In his essay Alen Jasarevic, architect of a mosque built in the town of Penzberg in Upper Bavaria, pays tribute to Islamic architecture. He hopes that the mosque in Penzberg will provide a shining example for other cities and communities
18 September 2005. Germany elects its first female chancellor. On the same day the Islamic Forum opens in the small town of Penzberg in Upper Bavaria. The Islamic community proudly presents its new home just outside the city centre.
Numerous Penzberg residents likewise applaud the building. The doubts many felt at the outset have given way to great enthusiasm and acceptance. Even the minaret is admired as a valuable addition to the cityscape.
In the first three years after it opened, more than 15,000 people have visited the forum. The small Islamic community has developed into an important social factor in Penzberg and environs.
German courses for members of the community, a child day-care centre, inter-religious mother and child groups and an ambitious educational support programme for elementary school children are just a few of the numerous offerings initiated by the Islamic Forum.
Much has changed in the Islamic community since the mosque opened. The community's statutes require members of its board to be fluent in spoken and written German, the Friday sermon is regularly held in German, and the language of communication in the community is also German (for many of its members, one would actually have to say Bavarian), the vice president is a woman, and mothers are taking on more and more tasks in the schools and kindergartens.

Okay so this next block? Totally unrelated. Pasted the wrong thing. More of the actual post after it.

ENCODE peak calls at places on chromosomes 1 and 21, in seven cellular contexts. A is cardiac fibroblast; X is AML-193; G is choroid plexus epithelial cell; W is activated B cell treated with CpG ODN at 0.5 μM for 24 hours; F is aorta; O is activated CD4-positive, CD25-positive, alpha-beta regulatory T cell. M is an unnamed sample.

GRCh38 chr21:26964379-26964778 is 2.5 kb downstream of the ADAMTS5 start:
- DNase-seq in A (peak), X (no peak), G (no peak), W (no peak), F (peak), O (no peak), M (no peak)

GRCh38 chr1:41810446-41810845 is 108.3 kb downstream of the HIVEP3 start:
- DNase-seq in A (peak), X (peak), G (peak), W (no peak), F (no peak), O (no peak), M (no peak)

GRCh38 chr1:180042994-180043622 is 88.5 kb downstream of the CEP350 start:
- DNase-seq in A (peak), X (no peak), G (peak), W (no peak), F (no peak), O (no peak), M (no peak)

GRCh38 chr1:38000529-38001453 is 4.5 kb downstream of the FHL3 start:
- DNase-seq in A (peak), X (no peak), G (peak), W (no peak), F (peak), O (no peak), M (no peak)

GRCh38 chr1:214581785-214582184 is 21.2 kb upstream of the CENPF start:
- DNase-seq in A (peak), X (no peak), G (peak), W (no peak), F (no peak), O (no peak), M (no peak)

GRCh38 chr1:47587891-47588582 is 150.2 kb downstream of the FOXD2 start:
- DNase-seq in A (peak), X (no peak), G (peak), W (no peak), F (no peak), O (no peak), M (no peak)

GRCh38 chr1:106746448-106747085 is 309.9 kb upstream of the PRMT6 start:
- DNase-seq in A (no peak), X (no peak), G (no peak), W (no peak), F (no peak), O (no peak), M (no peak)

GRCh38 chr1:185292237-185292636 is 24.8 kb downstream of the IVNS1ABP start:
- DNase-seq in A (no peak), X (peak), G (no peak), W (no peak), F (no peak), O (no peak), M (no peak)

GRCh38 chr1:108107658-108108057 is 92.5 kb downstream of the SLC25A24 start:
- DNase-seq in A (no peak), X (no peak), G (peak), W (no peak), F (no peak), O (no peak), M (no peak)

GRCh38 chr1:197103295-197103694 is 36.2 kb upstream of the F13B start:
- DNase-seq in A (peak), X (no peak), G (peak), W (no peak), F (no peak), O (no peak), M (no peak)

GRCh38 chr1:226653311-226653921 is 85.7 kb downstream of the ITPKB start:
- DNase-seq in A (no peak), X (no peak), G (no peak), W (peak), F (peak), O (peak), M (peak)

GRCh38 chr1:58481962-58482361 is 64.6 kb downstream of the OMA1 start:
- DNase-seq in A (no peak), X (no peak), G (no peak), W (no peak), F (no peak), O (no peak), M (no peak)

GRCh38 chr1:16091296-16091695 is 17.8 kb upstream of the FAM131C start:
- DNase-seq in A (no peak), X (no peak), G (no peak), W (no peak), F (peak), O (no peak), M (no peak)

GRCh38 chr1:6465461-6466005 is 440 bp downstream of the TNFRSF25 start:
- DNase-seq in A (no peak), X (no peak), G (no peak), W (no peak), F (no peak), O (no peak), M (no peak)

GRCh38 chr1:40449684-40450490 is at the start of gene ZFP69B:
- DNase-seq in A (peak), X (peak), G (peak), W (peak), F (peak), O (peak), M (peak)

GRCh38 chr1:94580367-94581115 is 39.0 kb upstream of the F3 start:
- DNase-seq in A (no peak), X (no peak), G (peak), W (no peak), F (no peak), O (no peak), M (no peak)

The number of Muslim children at secondary school is up sharply, and contacts with the church, and increasingly with the Jewish community as well, have been cemented and intensified. A high degree of mutual trust and friendship between Muslims and non-Muslims is in ample evidence here.
Adaptation to cultural and social environment
What role can architecture play in this process of rapprochement? Over the centuries, Islamic architecture has brought forth grandiose masterworks. Between Spain and China, South-Eastern Europe and Central Africa, Muslim architects have created a rich legacy of forms. They have very sensitively adapted their mosques – and other buildings as well – to the given social, economic, cultural and climatic surroundings.
This architectural heritage is one point of departure for our work. Beyond questions of art and the Golden Section, however, the social and societal dimension of architecture is also of great import. A mosque will only be accepted and deemed a successful project if it is capable of mastering the social and artistic challenges at hand.